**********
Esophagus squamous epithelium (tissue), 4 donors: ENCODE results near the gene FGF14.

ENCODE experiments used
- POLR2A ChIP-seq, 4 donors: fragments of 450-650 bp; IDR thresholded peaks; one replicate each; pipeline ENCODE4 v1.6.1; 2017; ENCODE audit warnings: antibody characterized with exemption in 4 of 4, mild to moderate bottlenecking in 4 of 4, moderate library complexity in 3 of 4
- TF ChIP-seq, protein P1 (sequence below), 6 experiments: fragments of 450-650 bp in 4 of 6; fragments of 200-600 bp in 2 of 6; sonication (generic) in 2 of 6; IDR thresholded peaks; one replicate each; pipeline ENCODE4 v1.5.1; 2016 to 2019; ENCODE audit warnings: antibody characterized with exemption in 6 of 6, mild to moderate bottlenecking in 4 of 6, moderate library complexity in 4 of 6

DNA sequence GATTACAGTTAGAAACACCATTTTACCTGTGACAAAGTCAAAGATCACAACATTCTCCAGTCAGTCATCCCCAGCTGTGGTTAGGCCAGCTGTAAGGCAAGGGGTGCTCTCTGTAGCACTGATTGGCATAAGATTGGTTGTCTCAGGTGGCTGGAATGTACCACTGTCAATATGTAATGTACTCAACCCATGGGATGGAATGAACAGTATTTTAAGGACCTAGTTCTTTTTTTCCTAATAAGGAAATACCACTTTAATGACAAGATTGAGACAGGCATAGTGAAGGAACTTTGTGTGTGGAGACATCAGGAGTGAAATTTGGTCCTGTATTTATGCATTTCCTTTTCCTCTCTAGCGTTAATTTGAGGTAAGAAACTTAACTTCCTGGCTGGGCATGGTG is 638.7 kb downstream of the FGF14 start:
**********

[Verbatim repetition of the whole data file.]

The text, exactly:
Esophagus squamous epithelium (tissue), 4 donors: ENCODE results near the gene FGF14.

ENCODE experiments used
- POLR2A ChIP-seq, 4 donors: fragments of 450-650 bp; IDR thresholded peaks; one replicate each; pipeline ENCODE4 v1.6.1; 2017; ENCODE audit warnings: antibody characterized with exemption in 4 of 4, mild to moderate bottlenecking in 4 of 4, moderate library complexity in 3 of 4
- TF ChIP-seq, protein P1 (sequence below), 6 experiments: fragments of 450-650 bp in 4 of 6; fragments of 200-600 bp in 2 of 6; sonication (generic) in 2 of 6; IDR thresholded peaks; one replicate each; pipeline ENCODE4 v1.5.1; 2016 to 2019; ENCODE audit warnings: antibody characterized with exemption in 6 of 6, mild to moderate bottlenecking in 4 of 6, moderate library complexity in 4 of 6

DNA sequence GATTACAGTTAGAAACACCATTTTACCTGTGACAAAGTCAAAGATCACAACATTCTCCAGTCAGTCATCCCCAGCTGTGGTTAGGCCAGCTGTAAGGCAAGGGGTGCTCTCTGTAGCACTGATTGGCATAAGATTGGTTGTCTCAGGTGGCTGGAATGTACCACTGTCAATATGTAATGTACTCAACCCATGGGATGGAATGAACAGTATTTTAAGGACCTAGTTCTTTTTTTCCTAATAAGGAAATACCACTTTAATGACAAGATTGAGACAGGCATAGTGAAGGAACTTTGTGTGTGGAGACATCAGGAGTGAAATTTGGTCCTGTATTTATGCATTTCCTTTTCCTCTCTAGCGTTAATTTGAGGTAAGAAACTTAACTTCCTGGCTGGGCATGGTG is 638.7 kb downstream of the FGF14 start: